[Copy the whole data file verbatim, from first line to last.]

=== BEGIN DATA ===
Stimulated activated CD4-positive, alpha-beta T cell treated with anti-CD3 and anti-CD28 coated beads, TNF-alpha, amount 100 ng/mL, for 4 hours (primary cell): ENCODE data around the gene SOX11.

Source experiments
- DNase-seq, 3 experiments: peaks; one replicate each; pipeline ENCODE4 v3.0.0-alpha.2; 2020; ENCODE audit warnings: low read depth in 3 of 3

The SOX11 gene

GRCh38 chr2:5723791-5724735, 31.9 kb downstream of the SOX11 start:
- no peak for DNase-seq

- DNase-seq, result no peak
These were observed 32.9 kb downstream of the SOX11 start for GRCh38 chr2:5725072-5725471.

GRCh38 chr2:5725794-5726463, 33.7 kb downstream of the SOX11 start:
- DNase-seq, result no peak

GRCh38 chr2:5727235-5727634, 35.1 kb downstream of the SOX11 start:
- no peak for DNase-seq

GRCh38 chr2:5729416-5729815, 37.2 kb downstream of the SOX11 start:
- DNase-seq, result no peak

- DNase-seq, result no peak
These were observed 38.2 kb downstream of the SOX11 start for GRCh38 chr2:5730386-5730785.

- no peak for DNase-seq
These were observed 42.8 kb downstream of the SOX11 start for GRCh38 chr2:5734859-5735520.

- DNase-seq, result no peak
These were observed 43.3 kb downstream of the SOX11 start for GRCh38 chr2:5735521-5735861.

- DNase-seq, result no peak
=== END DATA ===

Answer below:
Stimulated activated CD4-positive, alpha-beta T cell treated with anti-CD3 and anti-CD28 coated beads, TNF-alpha, amount 100 ng/mL, for 4 hours (primary cell): ENCODE data around the gene SOX11.

Source experiments
- DNase-seq, 3 experiments: peaks; one replicate each; pipeline ENCODE4 v3.0.0-alpha.2; 2020; ENCODE audit warnings: low read depth in 3 of 3

The SOX11 gene

GRCh38 chr2:5723791-5724735, 31.9 kb downstream of the SOX11 start:
- no peak for DNase-seq

- DNase-seq, result no peak
These were observed 32.9 kb downstream of the SOX11 start for GRCh38 chr2:5725072-5725471.

GRCh38 chr2:5725794-5726463, 33.7 kb downstream of the SOX11 start:
- DNase-seq, result no peak

GRCh38 chr2:5727235-5727634, 35.1 kb downstream of the SOX11 start:
- no peak for DNase-seq

GRCh38 chr2:5729416-5729815, 37.2 kb downstream of the SOX11 start:
- DNase-seq, result no peak

- DNase-seq, result no peak
These were observed 38.2 kb downstream of the SOX11 start for GRCh38 chr2:5730386-5730785.

- no peak for DNase-seq
These were observed 42.8 kb downstream of the SOX11 start for GRCh38 chr2:5734859-5735520.

- DNase-seq, result no peak
These were observed 43.3 kb downstream of the SOX11 start for GRCh38 chr2:5735521-5735861.

- DNase-seq, result no peak